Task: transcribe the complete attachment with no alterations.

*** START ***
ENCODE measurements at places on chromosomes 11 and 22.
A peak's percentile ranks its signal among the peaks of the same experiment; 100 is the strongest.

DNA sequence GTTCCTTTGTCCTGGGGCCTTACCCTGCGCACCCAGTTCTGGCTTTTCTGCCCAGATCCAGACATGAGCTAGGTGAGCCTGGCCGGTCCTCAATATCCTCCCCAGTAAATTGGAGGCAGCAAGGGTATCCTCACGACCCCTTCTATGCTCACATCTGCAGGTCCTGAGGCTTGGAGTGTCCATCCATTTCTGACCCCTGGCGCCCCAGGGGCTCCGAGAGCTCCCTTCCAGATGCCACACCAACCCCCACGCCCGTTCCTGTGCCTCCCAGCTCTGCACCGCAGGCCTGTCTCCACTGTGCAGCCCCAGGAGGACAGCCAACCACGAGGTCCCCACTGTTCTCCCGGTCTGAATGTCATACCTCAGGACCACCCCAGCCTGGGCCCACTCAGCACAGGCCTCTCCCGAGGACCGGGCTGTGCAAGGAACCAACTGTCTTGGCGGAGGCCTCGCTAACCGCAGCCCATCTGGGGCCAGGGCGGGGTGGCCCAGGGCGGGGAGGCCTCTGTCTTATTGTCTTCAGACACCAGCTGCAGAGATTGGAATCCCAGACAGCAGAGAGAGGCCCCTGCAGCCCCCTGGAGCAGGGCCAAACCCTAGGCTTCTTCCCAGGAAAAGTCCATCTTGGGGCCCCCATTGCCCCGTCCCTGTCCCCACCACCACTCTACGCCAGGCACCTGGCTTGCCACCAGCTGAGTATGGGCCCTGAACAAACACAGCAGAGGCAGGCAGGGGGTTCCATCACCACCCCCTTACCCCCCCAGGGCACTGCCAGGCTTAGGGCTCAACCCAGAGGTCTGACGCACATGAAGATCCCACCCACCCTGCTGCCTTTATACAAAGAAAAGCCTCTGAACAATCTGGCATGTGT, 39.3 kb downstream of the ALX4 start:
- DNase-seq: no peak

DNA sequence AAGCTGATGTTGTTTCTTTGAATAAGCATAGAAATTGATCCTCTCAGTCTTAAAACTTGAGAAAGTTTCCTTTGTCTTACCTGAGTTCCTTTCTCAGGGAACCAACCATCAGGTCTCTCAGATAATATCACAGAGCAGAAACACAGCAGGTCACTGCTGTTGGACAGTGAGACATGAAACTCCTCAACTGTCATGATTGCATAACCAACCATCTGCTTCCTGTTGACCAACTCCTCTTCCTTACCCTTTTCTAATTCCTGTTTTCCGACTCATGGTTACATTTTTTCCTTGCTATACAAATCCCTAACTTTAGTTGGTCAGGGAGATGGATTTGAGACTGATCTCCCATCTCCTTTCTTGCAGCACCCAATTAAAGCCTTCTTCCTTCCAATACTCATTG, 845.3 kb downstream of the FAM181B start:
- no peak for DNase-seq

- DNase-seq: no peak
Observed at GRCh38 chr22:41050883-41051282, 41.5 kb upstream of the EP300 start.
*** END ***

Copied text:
ENCODE measurements at places on chromosomes 11 and 22.
A peak's percentile ranks its signal among the peaks of the same experiment; 100 is the strongest.

DNA sequence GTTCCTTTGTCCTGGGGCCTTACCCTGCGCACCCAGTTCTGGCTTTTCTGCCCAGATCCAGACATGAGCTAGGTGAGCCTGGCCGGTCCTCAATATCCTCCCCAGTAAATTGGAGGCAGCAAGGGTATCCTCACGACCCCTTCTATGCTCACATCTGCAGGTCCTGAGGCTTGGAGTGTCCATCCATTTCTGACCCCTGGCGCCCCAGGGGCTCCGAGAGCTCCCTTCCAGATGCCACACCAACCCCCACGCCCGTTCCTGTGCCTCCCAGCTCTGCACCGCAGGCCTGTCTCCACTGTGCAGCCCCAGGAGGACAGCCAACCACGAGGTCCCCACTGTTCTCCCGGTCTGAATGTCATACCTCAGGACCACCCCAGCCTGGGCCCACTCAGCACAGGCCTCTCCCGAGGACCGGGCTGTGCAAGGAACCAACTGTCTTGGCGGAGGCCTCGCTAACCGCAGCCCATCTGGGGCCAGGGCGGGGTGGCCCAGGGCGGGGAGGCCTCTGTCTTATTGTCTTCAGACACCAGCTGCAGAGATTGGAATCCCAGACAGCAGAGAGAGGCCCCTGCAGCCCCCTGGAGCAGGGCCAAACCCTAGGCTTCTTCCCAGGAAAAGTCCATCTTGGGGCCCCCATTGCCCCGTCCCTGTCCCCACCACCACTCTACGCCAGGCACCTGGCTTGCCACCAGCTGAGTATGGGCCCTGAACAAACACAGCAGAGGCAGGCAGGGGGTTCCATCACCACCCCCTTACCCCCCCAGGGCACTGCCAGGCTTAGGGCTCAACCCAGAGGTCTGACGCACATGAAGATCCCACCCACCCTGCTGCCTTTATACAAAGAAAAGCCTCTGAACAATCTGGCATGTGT, 39.3 kb downstream of the ALX4 start:
- DNase-seq: no peak

DNA sequence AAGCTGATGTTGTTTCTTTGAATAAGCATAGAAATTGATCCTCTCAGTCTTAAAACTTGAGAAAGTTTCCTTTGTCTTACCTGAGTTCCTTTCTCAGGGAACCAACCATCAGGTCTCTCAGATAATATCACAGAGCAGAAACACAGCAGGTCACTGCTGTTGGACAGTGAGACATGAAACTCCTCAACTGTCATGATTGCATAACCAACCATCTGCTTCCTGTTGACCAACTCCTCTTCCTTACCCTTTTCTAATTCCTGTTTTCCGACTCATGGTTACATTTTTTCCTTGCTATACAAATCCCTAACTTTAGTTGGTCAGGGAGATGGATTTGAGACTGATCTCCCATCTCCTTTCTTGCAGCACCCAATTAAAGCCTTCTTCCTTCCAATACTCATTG, 845.3 kb downstream of the FAM181B start:
- no peak for DNase-seq

- DNase-seq: no peak
Observed at GRCh38 chr22:41050883-41051282, 41.5 kb upstream of the EP300 start.